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about the other side you heard my conversation about trump and the hispanic vote when trump said "the protesters in new mexico were thugs who were flying the mexican flag. the rally inside was big and beautiful but outside criminals. how does donald trump expect to improve his standing with the hispanic community when he's reminding them about previous remarks about immigrants and rapists and criminals and all of that? >> well, don, mr. trump was just talking about the people outside of the rally who are disruptive looking for their few minutes of fame getting televised and being able to see themselves on television and tell their friends that they were the ones that disrupted the rally. it has nothing to do with hispanics or anyone that is a law abiding citizen. >> does that make them thugs and criminals? >> the people that are -- well, the people that are acting criminally outside of a rally and being violent and disruptive in? if law enforcement has to get
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involved and if it's getting violent, law enforcement will do their jobs and if they get arrested they are criminals, yes. mr. trump was not generalizing saying. >> -- he was, though. >> yeah, he was. >> go ahead nina. >> but he has generalized in the past and this is wrong so whether it's muslims, is his pick or latino sisters and brothers he should not be doing that. i mean -- and he's turning off the hispanic vote. i will tell you that in -- and we all may remember that even senator john mccain is worried about whether or not his reelection is in peril because some of the things mr. trump is saying, painting ethnic groups and other groups with a broad brush and he has to stop that. >> mo, you wanted to get in? >> that tweet, going back to what he said, he talks about the thugs outside waving the mexican flag. why is he doing that? he's trying to make a political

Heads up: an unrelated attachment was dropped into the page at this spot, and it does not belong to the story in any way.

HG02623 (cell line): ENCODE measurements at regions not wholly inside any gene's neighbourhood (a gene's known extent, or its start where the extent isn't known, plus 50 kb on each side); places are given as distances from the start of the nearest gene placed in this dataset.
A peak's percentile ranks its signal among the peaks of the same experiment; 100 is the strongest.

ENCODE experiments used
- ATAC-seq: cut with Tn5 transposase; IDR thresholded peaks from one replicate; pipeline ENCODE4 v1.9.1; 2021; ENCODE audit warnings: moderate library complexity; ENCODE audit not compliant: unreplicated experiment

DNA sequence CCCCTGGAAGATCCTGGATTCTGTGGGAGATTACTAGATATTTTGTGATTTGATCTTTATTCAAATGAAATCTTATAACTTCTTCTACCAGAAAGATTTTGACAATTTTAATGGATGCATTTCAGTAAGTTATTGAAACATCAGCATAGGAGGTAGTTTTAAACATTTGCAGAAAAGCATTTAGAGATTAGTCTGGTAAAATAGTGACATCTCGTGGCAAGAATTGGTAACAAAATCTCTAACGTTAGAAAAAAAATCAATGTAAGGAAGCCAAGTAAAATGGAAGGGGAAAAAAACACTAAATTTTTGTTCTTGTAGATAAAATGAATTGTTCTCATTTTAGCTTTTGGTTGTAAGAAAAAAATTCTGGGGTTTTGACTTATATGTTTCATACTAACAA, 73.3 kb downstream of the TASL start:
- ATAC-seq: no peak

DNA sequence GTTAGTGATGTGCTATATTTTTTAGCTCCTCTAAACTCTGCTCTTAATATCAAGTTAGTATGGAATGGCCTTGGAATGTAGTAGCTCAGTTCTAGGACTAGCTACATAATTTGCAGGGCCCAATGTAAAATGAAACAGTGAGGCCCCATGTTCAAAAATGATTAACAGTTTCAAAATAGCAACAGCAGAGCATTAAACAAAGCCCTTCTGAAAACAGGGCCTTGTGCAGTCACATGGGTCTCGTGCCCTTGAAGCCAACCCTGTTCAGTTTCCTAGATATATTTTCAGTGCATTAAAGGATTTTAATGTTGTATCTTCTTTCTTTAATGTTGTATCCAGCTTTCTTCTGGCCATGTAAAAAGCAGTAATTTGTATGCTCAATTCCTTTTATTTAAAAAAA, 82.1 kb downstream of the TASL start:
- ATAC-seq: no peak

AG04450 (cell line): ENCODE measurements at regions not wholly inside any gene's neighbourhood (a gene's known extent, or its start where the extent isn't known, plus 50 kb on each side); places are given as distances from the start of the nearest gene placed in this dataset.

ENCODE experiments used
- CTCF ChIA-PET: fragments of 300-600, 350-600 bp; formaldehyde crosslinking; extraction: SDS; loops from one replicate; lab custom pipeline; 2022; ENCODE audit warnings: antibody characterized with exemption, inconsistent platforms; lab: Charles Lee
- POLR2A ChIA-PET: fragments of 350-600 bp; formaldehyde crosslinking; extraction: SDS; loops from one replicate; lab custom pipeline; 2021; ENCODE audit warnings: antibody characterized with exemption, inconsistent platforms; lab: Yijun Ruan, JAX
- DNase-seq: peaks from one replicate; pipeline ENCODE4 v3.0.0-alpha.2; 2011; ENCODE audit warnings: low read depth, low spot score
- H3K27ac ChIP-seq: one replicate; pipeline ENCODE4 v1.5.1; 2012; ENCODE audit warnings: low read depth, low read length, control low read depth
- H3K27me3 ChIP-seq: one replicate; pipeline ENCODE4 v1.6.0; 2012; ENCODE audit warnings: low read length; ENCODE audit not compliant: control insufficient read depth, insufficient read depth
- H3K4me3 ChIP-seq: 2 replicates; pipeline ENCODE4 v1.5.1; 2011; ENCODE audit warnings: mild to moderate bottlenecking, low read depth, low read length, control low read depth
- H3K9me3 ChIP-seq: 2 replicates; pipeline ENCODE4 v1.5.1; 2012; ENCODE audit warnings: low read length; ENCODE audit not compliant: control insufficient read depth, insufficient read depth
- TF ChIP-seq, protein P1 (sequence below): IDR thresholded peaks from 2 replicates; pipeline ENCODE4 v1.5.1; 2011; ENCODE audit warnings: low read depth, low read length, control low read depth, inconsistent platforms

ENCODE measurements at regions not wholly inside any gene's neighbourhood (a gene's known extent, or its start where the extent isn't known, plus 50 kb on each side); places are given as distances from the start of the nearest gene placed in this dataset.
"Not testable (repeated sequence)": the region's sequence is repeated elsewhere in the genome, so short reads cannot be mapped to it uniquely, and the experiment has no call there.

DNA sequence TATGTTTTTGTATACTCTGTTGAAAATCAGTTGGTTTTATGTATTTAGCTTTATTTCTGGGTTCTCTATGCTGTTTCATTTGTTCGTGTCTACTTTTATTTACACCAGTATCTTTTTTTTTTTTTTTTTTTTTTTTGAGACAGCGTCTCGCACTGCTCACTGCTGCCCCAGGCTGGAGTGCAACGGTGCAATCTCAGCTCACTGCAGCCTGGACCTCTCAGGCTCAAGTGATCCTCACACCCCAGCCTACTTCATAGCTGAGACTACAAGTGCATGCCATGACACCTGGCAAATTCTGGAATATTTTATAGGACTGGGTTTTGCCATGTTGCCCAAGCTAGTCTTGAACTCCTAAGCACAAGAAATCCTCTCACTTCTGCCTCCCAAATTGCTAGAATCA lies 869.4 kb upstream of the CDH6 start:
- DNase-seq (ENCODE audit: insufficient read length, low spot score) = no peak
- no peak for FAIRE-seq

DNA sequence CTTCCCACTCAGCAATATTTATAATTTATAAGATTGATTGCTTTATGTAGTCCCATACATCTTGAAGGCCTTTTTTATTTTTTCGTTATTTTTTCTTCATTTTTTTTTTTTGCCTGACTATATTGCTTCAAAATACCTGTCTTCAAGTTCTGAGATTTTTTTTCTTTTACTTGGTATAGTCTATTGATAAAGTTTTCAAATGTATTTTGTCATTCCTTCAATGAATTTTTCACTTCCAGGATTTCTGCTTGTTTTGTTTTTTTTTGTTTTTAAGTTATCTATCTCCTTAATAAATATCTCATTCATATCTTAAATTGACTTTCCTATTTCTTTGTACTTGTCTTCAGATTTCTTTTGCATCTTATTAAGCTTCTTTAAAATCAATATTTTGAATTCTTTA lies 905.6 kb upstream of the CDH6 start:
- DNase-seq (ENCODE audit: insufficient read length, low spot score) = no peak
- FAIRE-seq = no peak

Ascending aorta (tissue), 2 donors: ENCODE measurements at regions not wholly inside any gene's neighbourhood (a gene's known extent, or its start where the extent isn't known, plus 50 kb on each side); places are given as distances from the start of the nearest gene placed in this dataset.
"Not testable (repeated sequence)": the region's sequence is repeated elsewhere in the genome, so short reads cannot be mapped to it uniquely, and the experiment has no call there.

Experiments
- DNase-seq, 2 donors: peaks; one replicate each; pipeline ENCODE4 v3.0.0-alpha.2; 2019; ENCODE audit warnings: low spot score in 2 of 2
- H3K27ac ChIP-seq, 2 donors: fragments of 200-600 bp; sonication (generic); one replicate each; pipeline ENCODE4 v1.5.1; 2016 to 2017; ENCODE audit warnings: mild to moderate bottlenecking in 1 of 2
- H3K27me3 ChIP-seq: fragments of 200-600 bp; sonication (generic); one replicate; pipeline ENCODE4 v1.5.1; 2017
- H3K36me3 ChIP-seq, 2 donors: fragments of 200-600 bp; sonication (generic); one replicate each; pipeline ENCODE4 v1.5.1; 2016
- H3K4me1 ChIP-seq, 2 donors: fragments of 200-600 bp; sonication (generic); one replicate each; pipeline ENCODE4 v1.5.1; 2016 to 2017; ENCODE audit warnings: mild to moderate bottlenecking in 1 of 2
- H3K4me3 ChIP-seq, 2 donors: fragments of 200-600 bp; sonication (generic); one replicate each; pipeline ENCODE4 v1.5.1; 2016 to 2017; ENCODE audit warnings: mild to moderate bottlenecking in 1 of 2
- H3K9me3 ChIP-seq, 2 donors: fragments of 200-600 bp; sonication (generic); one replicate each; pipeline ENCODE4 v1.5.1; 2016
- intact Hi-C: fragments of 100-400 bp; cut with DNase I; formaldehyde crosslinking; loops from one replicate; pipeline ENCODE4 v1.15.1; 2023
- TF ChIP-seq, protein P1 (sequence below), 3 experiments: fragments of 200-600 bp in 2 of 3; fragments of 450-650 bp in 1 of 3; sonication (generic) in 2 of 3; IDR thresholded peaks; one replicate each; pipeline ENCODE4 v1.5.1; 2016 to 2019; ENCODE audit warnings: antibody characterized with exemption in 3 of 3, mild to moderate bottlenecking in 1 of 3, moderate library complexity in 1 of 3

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point there. he is otherizing these people. >> yes. >> and trying to make a point that is divisive. >> i want lanny to give in then tana. >> it's not okay to call mexican's rapists and say all is well because i like taco bowls. >> the reality is donald trump doesn't particularly care about his share of the latino vote. that's not how he perceives his pathway to victory, he is going to drive up the percentage of working class whites that support him. part of his strategy -- >> he's significantly trying to alienate minorities to boost the support of his base? >> i don't know if it's deliberate. it seems that way from some of his commentary the point i'm making is i don't think he cares, i don't think their model of how to win this election is premised on winning states like colorado and nevada. it's premised on doing well in rust belt states where there are working class whites. >> the demographics are changing, though, don, that strategy won't work because guess what? people of color are going to be the majority in this country so